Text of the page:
The melting of glaciers around the world due to human caused climate change is something that a lot of us are familiar with. We’ve heard the arguments about how sea levels will rise and the like, but there are other, less discussed problems that could end up impacting the world sooner rather than later.
Take Greenland, or example. The salinity of the water surrounding Greenland is actually hugely important to the water currents work in the Atlantic, and it impacts currents at least as far south as the Gulf Stream.
The problem is that since 1990 the amount of freshwater melting into the ocean off the coasts of Greenland has increased by 50%. More than 5,000 cubic meters of freshwater has melted off the glaciers and into the sea than is normal.
That water changes the density of water in the area and can weaken the currents that flow south. Eventually, that could lead to a weaker Gulf Stream, which could have a lot of negative impacts on climate in the Northern Hemisphere, as well as trade patterns.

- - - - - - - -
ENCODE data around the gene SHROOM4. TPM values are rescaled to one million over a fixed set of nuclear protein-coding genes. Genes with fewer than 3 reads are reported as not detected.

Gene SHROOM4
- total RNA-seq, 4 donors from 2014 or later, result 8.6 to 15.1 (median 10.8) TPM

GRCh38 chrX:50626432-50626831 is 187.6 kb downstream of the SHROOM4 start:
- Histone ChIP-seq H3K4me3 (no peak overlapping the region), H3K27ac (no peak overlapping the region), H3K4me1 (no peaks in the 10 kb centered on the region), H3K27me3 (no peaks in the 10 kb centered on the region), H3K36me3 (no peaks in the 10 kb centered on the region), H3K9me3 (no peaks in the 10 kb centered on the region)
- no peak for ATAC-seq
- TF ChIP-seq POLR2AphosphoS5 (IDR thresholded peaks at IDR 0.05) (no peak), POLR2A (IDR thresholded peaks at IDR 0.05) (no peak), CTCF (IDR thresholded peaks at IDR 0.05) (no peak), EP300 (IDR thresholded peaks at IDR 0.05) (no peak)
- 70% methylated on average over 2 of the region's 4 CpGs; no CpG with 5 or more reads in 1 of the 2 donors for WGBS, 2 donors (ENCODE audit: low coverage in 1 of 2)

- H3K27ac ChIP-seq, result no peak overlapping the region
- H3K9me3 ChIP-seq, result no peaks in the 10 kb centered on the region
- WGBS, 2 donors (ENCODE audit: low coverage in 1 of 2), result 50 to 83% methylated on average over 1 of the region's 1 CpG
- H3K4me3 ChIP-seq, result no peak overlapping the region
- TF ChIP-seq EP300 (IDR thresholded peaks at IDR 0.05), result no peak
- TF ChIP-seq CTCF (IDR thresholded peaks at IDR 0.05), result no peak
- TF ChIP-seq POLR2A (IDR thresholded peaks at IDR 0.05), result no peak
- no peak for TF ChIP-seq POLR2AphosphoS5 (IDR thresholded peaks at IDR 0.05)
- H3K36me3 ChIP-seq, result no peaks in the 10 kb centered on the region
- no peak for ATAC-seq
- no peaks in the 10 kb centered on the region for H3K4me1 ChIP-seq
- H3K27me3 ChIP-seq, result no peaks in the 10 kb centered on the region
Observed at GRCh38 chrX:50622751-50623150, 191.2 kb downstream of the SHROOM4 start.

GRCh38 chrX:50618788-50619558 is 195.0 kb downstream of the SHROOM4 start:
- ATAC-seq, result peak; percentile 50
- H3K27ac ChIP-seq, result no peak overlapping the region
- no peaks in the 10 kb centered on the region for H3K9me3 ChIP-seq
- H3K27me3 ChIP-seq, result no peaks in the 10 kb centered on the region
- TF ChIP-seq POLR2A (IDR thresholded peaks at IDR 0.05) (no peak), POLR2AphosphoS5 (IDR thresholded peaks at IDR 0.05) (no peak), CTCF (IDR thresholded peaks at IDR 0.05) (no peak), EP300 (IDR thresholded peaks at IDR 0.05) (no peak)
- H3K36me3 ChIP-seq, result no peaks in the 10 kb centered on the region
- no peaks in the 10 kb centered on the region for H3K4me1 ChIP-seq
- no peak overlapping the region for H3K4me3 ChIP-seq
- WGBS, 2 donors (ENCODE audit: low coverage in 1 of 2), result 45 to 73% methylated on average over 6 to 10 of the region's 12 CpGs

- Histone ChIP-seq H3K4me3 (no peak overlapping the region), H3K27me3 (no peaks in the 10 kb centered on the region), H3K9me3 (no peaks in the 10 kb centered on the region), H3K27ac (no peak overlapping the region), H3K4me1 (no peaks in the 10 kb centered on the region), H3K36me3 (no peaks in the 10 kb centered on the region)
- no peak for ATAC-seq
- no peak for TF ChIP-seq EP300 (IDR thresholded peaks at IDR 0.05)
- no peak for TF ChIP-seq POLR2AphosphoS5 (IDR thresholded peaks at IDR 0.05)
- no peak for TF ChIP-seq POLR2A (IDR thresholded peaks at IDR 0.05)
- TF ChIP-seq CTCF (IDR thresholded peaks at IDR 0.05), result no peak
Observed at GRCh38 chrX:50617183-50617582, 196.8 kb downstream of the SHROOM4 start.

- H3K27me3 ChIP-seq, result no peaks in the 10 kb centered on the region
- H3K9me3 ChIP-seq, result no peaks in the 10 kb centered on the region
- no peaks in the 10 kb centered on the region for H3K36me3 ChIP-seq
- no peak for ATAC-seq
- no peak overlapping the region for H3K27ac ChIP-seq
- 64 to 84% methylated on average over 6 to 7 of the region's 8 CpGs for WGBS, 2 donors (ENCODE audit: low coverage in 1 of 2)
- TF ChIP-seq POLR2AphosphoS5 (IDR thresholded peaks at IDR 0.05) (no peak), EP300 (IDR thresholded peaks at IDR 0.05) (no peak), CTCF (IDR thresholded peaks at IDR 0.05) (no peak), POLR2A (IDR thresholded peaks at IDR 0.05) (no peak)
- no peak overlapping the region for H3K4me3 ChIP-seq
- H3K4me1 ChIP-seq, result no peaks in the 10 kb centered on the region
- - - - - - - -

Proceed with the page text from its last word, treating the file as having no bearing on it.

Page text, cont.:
Luckily, the influx of freshwater hasn’t been as devastating as expected, since much of the water is getting caught up and flushed out by narrow, fast moving currents along he coast of North America.
As a result, the changes that the extra freshwater could be causing are being delayed. This is good, because it buys us some more time, but it doesn’t mean that the changes won’t come. Within a few decades we could see significant changes in the northern seas.
If, however, ice melt in Greenland continues to increase, as it has been and likely will, then those changes could be coming along sooner. Hopefully, knowing about this issue can help push scientists to find ways to slow that melt back down, and get policy makers to put those ideas into action.